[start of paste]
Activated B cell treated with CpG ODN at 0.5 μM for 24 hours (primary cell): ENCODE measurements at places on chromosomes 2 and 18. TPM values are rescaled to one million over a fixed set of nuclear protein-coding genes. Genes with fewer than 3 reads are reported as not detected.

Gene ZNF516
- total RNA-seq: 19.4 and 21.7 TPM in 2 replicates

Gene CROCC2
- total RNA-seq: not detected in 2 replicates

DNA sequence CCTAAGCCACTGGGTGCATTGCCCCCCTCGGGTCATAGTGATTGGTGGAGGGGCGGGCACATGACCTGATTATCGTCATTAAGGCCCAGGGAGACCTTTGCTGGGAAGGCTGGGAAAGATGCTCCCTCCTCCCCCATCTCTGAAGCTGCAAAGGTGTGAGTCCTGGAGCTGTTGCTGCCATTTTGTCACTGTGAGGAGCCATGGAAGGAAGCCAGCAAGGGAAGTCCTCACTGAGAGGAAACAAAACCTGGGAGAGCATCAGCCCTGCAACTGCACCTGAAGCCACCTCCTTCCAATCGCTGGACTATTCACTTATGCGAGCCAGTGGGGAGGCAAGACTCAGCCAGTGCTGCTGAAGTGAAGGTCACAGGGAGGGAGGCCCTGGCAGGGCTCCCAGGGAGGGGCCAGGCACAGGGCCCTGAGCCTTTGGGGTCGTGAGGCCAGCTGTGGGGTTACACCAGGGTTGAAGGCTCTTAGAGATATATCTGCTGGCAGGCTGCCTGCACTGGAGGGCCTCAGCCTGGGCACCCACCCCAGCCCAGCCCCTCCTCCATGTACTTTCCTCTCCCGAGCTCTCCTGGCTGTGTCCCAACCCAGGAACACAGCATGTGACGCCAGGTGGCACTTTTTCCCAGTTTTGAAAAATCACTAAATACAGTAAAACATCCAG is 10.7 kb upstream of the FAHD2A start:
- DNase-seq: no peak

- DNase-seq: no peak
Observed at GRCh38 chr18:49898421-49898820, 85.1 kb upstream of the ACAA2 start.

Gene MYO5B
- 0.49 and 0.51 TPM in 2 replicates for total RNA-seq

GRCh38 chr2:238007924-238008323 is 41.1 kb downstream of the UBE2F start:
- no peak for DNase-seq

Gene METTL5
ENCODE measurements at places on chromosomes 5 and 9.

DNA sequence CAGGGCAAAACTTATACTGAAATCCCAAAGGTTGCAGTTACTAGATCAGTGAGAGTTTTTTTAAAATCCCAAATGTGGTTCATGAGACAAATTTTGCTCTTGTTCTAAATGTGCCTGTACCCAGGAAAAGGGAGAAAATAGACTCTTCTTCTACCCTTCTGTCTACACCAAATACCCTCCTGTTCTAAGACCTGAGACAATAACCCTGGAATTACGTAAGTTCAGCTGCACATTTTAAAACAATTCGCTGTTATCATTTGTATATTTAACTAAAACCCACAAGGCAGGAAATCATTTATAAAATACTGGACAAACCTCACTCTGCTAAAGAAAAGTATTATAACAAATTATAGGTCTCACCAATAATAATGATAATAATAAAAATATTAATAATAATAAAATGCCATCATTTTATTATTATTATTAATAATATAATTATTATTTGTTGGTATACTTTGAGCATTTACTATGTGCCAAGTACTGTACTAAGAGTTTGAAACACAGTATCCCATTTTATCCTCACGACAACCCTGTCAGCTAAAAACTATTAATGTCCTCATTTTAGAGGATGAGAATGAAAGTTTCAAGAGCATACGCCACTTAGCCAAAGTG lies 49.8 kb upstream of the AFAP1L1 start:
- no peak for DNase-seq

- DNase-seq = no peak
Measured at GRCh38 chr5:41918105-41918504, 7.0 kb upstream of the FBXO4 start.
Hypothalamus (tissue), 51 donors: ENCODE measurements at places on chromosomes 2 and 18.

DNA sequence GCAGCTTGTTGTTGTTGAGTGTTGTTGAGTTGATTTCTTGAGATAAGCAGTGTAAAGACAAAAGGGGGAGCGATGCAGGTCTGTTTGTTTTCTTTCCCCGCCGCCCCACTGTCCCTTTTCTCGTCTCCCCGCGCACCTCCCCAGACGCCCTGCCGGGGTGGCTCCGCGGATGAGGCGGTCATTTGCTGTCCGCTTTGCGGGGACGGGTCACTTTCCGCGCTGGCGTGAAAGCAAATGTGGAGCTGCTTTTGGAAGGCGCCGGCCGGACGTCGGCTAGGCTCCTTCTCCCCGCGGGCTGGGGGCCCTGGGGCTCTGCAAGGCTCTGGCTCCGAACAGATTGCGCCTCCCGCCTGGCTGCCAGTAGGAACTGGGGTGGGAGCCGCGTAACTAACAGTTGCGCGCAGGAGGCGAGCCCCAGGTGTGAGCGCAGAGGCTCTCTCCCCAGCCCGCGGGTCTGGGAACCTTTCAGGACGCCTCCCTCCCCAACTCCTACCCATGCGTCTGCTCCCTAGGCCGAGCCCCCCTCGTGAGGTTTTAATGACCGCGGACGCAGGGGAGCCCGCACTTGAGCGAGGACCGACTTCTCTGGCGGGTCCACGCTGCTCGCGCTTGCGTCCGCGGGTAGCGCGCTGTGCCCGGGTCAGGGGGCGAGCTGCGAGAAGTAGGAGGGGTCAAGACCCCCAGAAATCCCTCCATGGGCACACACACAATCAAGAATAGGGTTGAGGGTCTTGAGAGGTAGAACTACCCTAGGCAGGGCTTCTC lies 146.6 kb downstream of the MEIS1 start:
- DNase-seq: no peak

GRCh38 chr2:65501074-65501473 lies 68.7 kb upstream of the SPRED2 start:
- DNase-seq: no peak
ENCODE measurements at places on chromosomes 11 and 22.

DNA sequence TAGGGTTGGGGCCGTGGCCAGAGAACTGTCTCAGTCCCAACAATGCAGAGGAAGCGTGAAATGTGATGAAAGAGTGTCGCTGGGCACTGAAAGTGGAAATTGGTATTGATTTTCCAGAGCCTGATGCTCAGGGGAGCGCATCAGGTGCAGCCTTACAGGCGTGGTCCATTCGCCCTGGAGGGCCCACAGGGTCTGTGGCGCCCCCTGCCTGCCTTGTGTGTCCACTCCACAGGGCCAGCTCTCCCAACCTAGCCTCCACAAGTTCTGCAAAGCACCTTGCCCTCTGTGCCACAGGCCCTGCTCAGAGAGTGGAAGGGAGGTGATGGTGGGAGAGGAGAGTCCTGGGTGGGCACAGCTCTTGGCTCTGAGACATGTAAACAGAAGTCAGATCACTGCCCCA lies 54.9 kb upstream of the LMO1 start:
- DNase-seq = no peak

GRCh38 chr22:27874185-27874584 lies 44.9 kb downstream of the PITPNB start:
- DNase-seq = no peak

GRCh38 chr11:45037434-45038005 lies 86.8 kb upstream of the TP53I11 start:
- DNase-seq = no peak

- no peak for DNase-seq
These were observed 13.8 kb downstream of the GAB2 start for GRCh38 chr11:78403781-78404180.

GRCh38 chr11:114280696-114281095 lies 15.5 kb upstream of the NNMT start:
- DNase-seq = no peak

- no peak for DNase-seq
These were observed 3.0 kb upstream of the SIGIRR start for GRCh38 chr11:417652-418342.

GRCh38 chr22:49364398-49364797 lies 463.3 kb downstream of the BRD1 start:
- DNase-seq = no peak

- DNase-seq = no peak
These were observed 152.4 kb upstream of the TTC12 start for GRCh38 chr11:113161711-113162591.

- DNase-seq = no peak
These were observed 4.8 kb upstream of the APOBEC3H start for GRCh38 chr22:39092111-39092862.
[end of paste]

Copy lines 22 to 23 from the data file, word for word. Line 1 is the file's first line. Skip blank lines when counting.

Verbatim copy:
- DNase-seq: no peak

GRCh38 chr2:65501074-65501473 lies 68.7 kb upstream of the SPRED2 start: